Story of The Epic of Gilgamesh

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      The earliest known epic poetry is that of the Sumerians. The Epic of Gilgamesh, origin has been traced to a preliterate heroic age, not later than 3000 BCE, when the Sumerians had to fight, under the direction of a warlike aristocracy, for possession of this fertile Mesopotamian land. Among extant literature of this highly gifted people, there are fragments of narrative poems recounting the heroic deeds of their early kings: Enmerkar, Lugalbanda, and Gilgamesh. By far the most important in the development of Mesopotamian literature are the five poems of the Epic of Gilgamesh. The epic story of the Babylonian hero Gilgamesh is one of the first recorded examples of an epic poem. Gilgamesh was written on clay tablets in cuneiform by a priest named Sin-leqi-unninni. Many scholars believe that Sin-leqi-unninni was inspired by Babylonian and Sumerian tales about a real-life king who ruled between 2700 and 2500 BCE.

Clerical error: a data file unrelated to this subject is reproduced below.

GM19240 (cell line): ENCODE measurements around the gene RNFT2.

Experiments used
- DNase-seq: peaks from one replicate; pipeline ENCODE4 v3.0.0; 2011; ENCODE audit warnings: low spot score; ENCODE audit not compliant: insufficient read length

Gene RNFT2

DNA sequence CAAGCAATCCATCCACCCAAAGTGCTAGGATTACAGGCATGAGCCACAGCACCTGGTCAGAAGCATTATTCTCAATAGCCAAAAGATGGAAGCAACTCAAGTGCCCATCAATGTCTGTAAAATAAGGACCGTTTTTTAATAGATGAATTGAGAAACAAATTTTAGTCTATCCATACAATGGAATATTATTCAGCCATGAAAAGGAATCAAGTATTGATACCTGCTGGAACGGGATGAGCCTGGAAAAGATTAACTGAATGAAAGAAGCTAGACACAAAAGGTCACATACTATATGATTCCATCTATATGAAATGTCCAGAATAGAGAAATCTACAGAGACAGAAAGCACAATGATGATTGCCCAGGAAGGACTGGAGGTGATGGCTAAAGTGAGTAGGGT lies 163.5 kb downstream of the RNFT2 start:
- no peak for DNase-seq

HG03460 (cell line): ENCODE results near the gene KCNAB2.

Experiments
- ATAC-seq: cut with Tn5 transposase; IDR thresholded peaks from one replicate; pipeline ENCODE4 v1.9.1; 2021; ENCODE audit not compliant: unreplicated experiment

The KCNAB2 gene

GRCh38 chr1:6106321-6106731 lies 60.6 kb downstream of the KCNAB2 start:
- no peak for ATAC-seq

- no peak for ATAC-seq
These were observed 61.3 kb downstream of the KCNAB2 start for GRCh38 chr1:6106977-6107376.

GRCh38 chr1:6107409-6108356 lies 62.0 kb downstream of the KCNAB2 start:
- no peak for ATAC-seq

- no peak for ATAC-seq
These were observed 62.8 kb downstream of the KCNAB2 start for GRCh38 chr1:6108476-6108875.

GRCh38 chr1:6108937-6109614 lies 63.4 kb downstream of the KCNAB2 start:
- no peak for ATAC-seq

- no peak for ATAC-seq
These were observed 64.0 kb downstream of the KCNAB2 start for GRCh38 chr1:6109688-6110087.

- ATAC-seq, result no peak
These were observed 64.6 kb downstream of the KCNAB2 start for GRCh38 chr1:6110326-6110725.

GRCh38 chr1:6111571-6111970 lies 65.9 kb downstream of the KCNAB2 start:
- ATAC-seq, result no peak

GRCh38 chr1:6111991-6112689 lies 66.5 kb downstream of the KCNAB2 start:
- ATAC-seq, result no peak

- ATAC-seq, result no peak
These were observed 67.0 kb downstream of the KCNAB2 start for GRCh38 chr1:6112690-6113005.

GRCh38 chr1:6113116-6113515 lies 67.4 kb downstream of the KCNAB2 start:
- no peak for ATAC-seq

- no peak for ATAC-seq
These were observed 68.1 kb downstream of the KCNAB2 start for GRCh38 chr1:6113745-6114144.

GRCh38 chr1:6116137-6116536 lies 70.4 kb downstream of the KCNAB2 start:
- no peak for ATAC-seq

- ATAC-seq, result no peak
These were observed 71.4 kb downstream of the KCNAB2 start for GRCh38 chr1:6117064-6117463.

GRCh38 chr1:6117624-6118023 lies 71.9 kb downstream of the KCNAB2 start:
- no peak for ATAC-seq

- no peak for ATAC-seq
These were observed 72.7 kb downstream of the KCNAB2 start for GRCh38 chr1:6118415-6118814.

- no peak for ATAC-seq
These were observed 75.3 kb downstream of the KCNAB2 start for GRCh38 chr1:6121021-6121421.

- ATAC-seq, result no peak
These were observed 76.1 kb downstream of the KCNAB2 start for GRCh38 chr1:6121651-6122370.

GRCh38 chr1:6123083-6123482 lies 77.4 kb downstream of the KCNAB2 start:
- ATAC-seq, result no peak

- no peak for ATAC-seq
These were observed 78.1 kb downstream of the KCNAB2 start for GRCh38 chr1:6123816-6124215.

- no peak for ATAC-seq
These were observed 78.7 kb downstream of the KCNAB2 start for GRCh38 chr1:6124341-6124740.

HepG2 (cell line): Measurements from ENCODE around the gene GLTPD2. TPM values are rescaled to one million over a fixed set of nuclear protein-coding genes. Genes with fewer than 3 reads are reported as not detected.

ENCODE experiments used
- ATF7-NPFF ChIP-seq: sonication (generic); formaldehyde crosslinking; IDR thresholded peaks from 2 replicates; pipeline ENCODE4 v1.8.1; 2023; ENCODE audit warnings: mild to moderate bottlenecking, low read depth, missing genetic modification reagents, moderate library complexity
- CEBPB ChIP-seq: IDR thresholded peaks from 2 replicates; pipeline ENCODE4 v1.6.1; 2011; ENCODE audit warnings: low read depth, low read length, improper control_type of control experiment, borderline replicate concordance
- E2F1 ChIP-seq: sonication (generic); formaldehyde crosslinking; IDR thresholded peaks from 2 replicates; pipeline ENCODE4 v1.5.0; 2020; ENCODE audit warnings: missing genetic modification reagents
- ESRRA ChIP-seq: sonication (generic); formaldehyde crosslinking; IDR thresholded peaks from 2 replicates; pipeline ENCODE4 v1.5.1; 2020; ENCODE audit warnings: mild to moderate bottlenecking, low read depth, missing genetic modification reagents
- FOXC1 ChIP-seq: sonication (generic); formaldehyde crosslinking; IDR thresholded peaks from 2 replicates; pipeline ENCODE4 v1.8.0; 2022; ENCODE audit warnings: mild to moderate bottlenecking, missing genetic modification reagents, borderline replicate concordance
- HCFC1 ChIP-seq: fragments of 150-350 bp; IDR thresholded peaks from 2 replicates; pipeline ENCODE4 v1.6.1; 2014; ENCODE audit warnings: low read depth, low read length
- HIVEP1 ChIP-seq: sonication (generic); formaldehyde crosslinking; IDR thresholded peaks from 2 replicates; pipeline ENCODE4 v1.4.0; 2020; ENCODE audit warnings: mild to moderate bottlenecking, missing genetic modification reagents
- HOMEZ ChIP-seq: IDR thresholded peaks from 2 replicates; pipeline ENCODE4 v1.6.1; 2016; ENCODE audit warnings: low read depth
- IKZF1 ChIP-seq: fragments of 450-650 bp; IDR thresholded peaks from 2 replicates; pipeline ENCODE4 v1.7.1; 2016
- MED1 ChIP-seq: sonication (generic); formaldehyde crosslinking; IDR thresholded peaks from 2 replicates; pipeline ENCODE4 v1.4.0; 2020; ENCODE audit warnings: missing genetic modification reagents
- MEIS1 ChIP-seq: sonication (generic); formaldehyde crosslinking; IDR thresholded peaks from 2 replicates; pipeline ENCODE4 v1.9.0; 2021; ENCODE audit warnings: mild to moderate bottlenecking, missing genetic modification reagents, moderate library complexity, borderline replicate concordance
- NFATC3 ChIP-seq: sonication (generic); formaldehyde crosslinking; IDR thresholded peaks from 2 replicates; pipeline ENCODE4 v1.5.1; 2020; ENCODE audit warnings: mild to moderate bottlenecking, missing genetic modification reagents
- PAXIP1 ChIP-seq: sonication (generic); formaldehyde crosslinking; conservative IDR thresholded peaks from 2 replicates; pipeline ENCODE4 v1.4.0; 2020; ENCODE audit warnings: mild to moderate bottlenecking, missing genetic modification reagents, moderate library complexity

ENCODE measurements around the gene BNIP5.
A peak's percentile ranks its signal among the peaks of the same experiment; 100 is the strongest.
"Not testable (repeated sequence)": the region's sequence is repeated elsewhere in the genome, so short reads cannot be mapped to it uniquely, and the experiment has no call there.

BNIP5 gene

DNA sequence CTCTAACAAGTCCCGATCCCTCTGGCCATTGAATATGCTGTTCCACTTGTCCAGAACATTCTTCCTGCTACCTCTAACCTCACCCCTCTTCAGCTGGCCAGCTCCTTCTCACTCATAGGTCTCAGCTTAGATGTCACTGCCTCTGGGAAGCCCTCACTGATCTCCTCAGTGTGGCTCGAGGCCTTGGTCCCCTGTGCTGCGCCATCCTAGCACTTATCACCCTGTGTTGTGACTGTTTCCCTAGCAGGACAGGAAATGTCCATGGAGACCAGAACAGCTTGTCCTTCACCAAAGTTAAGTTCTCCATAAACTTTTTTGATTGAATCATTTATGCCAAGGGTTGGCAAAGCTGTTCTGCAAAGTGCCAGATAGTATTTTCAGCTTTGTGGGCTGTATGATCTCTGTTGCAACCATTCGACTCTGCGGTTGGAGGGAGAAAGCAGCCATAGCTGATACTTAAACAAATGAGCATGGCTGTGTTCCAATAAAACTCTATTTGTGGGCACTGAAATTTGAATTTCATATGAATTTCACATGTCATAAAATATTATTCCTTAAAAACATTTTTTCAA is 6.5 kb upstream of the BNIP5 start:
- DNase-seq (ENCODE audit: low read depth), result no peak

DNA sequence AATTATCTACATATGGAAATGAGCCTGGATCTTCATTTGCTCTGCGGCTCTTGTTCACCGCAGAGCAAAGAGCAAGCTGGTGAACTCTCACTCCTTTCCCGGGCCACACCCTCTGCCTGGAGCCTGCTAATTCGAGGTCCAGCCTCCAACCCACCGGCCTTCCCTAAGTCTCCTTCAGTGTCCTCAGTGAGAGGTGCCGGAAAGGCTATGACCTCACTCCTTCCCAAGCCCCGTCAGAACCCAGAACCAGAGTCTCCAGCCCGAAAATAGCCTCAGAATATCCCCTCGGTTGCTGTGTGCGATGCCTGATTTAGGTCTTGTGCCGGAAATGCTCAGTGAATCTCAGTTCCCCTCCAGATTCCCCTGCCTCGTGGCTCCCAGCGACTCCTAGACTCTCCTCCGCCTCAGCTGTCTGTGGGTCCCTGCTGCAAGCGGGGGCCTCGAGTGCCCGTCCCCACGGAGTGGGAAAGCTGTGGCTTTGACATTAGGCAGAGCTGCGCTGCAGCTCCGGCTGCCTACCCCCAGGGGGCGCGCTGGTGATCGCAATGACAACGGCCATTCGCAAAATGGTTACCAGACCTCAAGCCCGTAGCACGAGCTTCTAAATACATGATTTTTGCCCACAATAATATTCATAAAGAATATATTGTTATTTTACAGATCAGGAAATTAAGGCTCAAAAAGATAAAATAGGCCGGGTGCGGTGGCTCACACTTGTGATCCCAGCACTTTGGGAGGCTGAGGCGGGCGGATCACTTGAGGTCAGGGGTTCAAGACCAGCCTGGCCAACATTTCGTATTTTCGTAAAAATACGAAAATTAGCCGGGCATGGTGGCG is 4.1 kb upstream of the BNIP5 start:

This cycle tells the the odyssey of a king, Gilgamesh, part human and part divine, who seeks immortality. According to the poem, Gilgamesh was an arrogant and inexperienced ruler. The Babylonian gods were displeased with the way Gilgamesh treated his people, so they sent a hero named Enkidu to guide Gilgamesh and help him become a better leader. Enkidu and Gilgamesh initially fought; however, Gilgamesh soon realized that Enkidu was a stronger man and a better warrior. The two became fast friends and went on many adventures together. One day, the Babylonian goddess Ishtar saw Gilgamesh, and she was so enamored with the handsome ruler that she asked him to marry her. Ishtar offered Gilgamesh gold, jewels, and storm demons to pull his chariot. She promised that all the kings of the earth would bow down before him. Despite all of these promises, Gilgamesh was uninterested. He reminded Ishtar that she had killed or maimed all of her previous lovers. Ishtar became angry and sent the Bull of Heaven against Gilgamesh. With the help of Enkidu, Gilgamesh defeated the bull and confronted Ishtar. Enkidu was especially angry that Ishtar had tried to kill his friend and he cursed the goddess. A few days later, Enkidu became ill and died as a result of his curse on the sacred goddess. Gilgamesh was devastated at the death of his companion and began to fear his own death. Gilgamesh sought out Utanapishtim, who had survived the great flood that swept over Mesopotamia. Utanapishtim told Gilgamesh that the great flood had been caused by an angry god who wanted to drown out the clamor of humanity. The god Ea was distressed at the idea that all humans would drown, so he told Utanapishtim that he must build a large boat and gather all of the animals into it to survive the flood. After he survived the flood, the gods gave Utanapishtim and his wife eternal life. The survivor shows him where to find a plant that renews youth, but after Gilgamesh gets the plant it is snatched away by a serpent. Gilgamesh returns; saddened, to his capital. Although Utanapishtim was unable to give Gilgamesh eternal life, his stories helped Gilgamesh to become a wiser ruler. His adventures with Enkidu and the knowledge he gained from Utanapishtim helped turn an arrogant young man into a wise and understanding ruler. The transition of a young hero into a wise ruler is a common theme in epic poetry. Another common theme in many epic poems is the tale of a flood. Many ancient cultures in the Middle East had a flood story. Historians believe that there may have been a real flood in the area that inspired flood stories in Babylonian mythology, Sumerian mythology, and the Bible.

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